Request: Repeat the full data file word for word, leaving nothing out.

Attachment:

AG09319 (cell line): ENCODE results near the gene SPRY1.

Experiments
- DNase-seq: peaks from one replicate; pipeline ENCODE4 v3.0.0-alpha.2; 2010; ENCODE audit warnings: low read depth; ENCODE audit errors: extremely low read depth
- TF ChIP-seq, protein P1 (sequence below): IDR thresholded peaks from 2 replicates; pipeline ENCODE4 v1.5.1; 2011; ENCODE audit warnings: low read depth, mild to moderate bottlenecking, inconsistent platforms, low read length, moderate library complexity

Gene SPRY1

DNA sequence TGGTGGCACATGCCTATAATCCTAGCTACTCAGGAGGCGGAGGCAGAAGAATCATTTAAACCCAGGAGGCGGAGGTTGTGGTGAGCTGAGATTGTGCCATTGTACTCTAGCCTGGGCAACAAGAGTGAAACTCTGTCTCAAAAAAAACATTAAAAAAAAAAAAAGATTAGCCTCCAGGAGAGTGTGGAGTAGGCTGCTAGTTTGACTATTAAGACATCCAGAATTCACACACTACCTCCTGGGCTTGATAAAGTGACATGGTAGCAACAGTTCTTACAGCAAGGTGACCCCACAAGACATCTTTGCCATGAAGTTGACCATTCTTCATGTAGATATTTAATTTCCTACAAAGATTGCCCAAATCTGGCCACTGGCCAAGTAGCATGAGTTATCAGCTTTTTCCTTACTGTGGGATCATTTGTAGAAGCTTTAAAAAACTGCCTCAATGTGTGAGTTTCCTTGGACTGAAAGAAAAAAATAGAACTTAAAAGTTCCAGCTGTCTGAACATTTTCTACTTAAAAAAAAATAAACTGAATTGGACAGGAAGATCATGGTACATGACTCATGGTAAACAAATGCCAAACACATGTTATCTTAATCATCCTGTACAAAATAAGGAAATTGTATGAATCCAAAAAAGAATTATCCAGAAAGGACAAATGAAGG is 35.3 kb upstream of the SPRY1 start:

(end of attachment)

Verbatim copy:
AG09319 (cell line): ENCODE results near the gene SPRY1.

Experiments
- DNase-seq: peaks from one replicate; pipeline ENCODE4 v3.0.0-alpha.2; 2010; ENCODE audit warnings: low read depth; ENCODE audit errors: extremely low read depth
- TF ChIP-seq, protein P1 (sequence below): IDR thresholded peaks from 2 replicates; pipeline ENCODE4 v1.5.1; 2011; ENCODE audit warnings: low read depth, mild to moderate bottlenecking, inconsistent platforms, low read length, moderate library complexity

Gene SPRY1

DNA sequence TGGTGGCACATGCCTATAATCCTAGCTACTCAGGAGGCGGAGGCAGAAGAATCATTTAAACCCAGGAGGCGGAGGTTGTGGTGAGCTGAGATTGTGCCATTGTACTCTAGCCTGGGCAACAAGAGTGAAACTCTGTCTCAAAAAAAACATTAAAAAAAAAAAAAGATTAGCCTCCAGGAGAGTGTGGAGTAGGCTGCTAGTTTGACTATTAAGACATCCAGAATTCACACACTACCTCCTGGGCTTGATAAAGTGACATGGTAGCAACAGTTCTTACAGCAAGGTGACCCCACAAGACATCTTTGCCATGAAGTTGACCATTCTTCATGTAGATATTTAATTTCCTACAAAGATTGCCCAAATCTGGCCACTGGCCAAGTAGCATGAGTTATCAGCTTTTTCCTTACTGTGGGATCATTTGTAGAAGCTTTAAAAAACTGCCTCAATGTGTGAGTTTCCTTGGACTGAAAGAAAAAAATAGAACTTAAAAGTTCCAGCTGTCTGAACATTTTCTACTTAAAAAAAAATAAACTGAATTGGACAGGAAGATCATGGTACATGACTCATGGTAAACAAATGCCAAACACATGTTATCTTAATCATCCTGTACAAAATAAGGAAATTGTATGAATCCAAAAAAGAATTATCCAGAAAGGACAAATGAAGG is 35.3 kb upstream of the SPRY1 start: